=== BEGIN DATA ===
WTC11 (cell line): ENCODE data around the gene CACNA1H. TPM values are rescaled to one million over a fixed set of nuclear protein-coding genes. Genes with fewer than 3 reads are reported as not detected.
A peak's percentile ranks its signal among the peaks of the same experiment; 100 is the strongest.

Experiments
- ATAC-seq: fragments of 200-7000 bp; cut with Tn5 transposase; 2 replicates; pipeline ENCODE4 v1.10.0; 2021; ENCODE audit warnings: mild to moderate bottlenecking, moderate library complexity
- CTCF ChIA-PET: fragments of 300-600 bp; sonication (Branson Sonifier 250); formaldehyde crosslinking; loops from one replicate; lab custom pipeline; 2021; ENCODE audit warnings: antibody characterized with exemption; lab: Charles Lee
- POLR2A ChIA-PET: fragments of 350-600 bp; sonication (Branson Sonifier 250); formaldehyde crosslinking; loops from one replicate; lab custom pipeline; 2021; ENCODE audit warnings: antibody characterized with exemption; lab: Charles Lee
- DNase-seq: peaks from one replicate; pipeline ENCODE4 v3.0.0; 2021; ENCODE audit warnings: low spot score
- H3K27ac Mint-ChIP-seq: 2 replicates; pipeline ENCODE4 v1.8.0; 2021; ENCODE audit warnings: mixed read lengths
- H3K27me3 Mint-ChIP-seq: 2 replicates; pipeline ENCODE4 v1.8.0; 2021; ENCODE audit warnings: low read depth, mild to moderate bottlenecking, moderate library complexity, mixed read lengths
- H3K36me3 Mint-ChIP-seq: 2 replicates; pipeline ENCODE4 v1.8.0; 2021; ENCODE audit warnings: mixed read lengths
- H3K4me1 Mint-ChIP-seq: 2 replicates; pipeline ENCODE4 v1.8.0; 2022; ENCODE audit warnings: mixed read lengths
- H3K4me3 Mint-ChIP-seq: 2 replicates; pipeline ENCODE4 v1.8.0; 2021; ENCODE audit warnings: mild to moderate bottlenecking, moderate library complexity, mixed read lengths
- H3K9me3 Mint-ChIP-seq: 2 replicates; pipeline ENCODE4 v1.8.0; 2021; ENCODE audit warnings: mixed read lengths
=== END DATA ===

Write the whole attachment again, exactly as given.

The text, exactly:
WTC11 (cell line): ENCODE data around the gene CACNA1H. TPM values are rescaled to one million over a fixed set of nuclear protein-coding genes. Genes with fewer than 3 reads are reported as not detected.
A peak's percentile ranks its signal among the peaks of the same experiment; 100 is the strongest.

Experiments
- ATAC-seq: fragments of 200-7000 bp; cut with Tn5 transposase; 2 replicates; pipeline ENCODE4 v1.10.0; 2021; ENCODE audit warnings: mild to moderate bottlenecking, moderate library complexity
- CTCF ChIA-PET: fragments of 300-600 bp; sonication (Branson Sonifier 250); formaldehyde crosslinking; loops from one replicate; lab custom pipeline; 2021; ENCODE audit warnings: antibody characterized with exemption; lab: Charles Lee
- POLR2A ChIA-PET: fragments of 350-600 bp; sonication (Branson Sonifier 250); formaldehyde crosslinking; loops from one replicate; lab custom pipeline; 2021; ENCODE audit warnings: antibody characterized with exemption; lab: Charles Lee
- DNase-seq: peaks from one replicate; pipeline ENCODE4 v3.0.0; 2021; ENCODE audit warnings: low spot score
- H3K27ac Mint-ChIP-seq: 2 replicates; pipeline ENCODE4 v1.8.0; 2021; ENCODE audit warnings: mixed read lengths
- H3K27me3 Mint-ChIP-seq: 2 replicates; pipeline ENCODE4 v1.8.0; 2021; ENCODE audit warnings: low read depth, mild to moderate bottlenecking, moderate library complexity, mixed read lengths
- H3K36me3 Mint-ChIP-seq: 2 replicates; pipeline ENCODE4 v1.8.0; 2021; ENCODE audit warnings: mixed read lengths
- H3K4me1 Mint-ChIP-seq: 2 replicates; pipeline ENCODE4 v1.8.0; 2022; ENCODE audit warnings: mixed read lengths
- H3K4me3 Mint-ChIP-seq: 2 replicates; pipeline ENCODE4 v1.8.0; 2021; ENCODE audit warnings: mild to moderate bottlenecking, moderate library complexity, mixed read lengths
- H3K9me3 Mint-ChIP-seq: 2 replicates; pipeline ENCODE4 v1.8.0; 2021; ENCODE audit warnings: mixed read lengths